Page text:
Our current popular culture is filled with combatant noise thereby the words of Lucille “Big Mama” Allen continue to empower and resonate: “Examine what is said, not who is speaking.”
Big Mama was a source of simple wisdom and unchanging faith in my family, touching the lives of her sons, daughters, grandchildren, and great-grandchildren. Her values have inspired me to focus on the message rather than the messenger, reminding us that valuable information often hides behind personal biases. This marks my third year sharing my lessons from Big Mama’s stories.
Big Mama’s wisdom was rooted in a simple yet profound truth – the significance of paying attention to the message, regardless of the value you place on the messenger. She believed that every individual possessed the potential to teach us something, even if we didn’t particularly value that person
I have been in a room where my message was attacked not be- cause it was a bad message, but because I was the deliverer of the insight. In a world where everyone is eager to speak, Big Mama emphasized the importance of listening. She believed that we talk too much and don’t listen enough. By examining what is said, not who is speaking, we can learn valuable life lessons.
Big Mama’s first lesson is about mastering the art of listening. To truly understand a message, we must be quiet and listen attentively. When we silence our own thoughts and ego, we create space to appreciate the wisdom in others’ words.
The second example teaches us to ask clarifying questions. Before moving on from a topic, it’s essential to ensure that we fully get the message. Big Mama often said that true understanding comes from asking questions, not making assumptions. Big Mama’s third example tells me to focus on what is not being said and what is ‘seen”. She believed that we should pay attention to body language, emotional pauses, and references to other people. Sometimes, what’s not said speaks volumes.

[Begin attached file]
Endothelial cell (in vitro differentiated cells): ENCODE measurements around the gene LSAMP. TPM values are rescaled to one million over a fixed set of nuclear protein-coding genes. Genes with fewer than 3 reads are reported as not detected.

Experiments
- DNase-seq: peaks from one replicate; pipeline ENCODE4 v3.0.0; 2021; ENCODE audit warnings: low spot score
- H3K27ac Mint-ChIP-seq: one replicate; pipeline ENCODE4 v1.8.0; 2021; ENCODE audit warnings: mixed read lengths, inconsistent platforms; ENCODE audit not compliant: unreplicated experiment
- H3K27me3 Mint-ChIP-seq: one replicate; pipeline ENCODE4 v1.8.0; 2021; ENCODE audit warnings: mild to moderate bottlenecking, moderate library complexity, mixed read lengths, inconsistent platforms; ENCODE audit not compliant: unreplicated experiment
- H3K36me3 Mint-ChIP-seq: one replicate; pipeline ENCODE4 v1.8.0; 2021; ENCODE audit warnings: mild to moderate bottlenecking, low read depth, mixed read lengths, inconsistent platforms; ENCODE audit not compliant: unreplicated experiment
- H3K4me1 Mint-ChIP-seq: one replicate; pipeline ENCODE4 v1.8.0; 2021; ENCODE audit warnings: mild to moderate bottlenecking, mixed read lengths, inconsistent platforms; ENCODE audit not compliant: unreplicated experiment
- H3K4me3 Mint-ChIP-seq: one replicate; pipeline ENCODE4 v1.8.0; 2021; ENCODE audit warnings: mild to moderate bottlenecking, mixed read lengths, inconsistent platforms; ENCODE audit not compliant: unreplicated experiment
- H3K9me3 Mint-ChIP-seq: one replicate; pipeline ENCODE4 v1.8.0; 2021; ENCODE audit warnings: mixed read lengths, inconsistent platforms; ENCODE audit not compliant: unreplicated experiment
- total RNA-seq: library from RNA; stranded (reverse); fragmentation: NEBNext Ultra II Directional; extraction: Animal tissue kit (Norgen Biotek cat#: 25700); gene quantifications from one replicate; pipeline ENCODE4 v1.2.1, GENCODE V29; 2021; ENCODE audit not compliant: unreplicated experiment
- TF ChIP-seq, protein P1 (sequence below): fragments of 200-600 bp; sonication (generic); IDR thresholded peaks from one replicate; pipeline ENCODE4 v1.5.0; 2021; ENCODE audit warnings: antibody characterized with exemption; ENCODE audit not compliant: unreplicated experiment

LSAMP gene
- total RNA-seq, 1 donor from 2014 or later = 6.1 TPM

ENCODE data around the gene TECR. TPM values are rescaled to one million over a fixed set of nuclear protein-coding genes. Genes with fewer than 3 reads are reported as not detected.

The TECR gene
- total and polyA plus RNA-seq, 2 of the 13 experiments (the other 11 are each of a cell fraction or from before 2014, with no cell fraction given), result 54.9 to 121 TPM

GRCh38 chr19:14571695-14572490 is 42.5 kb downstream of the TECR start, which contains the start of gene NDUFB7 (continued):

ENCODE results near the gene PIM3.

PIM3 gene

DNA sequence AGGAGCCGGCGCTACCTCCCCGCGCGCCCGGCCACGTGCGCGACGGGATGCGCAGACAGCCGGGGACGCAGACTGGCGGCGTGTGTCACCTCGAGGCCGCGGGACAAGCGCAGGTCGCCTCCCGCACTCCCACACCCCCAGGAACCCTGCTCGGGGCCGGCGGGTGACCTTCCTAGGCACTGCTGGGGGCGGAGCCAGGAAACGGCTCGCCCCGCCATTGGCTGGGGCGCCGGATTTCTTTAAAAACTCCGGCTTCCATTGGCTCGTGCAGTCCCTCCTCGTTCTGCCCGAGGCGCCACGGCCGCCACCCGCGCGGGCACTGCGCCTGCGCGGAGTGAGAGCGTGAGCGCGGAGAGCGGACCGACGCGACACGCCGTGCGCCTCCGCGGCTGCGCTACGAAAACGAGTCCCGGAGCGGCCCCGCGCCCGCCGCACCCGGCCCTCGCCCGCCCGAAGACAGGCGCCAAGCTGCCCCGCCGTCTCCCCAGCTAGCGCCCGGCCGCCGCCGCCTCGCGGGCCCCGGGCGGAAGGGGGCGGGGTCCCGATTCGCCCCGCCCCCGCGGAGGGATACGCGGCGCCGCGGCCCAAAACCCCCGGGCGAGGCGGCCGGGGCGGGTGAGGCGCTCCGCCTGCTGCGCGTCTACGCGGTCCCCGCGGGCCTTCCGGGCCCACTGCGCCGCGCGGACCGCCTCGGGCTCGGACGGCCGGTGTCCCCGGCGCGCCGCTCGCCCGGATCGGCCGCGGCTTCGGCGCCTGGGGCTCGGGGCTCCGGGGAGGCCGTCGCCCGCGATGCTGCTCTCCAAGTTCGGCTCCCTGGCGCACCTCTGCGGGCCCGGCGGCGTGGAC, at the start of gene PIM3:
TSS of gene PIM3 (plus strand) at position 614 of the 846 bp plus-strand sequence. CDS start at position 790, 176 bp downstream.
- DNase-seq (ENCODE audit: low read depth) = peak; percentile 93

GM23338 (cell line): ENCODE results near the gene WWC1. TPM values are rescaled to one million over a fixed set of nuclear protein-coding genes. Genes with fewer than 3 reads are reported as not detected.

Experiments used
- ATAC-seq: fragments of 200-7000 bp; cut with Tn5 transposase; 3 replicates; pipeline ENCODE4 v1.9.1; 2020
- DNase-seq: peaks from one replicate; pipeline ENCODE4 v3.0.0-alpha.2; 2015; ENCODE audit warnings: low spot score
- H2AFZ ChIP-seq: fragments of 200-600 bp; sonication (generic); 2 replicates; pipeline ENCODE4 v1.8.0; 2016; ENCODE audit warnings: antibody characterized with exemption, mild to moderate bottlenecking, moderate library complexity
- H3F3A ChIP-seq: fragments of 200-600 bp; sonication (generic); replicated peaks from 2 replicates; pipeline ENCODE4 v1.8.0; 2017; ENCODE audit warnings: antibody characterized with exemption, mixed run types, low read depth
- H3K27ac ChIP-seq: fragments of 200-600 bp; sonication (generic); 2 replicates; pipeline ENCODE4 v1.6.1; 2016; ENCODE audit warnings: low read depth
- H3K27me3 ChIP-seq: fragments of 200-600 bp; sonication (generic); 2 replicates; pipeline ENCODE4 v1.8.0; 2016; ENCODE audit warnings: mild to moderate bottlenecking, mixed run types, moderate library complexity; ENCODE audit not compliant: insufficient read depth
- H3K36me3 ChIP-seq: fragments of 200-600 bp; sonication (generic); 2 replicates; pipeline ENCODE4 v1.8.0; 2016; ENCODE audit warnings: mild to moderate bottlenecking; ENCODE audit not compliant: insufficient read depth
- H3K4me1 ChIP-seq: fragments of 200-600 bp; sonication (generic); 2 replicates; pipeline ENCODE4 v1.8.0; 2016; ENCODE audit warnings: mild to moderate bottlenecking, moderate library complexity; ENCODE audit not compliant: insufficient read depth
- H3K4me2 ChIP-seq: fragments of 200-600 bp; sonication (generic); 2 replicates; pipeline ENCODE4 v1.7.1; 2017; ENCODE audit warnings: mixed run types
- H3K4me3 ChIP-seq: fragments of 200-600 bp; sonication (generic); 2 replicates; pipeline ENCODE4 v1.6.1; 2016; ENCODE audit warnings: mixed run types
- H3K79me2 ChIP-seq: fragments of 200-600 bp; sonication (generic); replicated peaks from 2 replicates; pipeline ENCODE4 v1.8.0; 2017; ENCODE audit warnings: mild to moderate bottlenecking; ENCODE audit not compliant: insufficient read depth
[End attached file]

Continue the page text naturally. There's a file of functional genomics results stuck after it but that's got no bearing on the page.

I am reminded of the wisdom of award-winning communications expert David Grossman’s The “7-38-55 Rule.” David, an awesome mentor/colleague, ally and Founder and CEO of The Grossman Group further reinforces Big Mama’s wisdom.
In his book, Heart First, he shares the 7-38-55 rule, where only 7% of meaning is conveyed through words, while tone of voice (38%) and body language (55%) provide the rest. Incongruence often reveals what is not being said.
Lucille “Big Mama” Allen was a beloved matriarch powered by her wisdom and faith.
Big Mama” was right.
She taught me to prioritize the content over the messenger. Her lessons remind us not to rush to judgment or dismiss valuable insights simply because we don’t like the speaker. By examining what is said, not who is speaking, we open ourselves to better outcomes.
Ok readers, have you lost the lesson because you hated the messenger? If so, tell me about it email me at TerryAllenpr@gmail. com
Terry Allen is an NABJ award- winning Journalist, DEI expert, PR professional and founder of the charity – Vice President at FocusPR, Founder of City Men Cook and Dallas Chapter President of NBPRS.org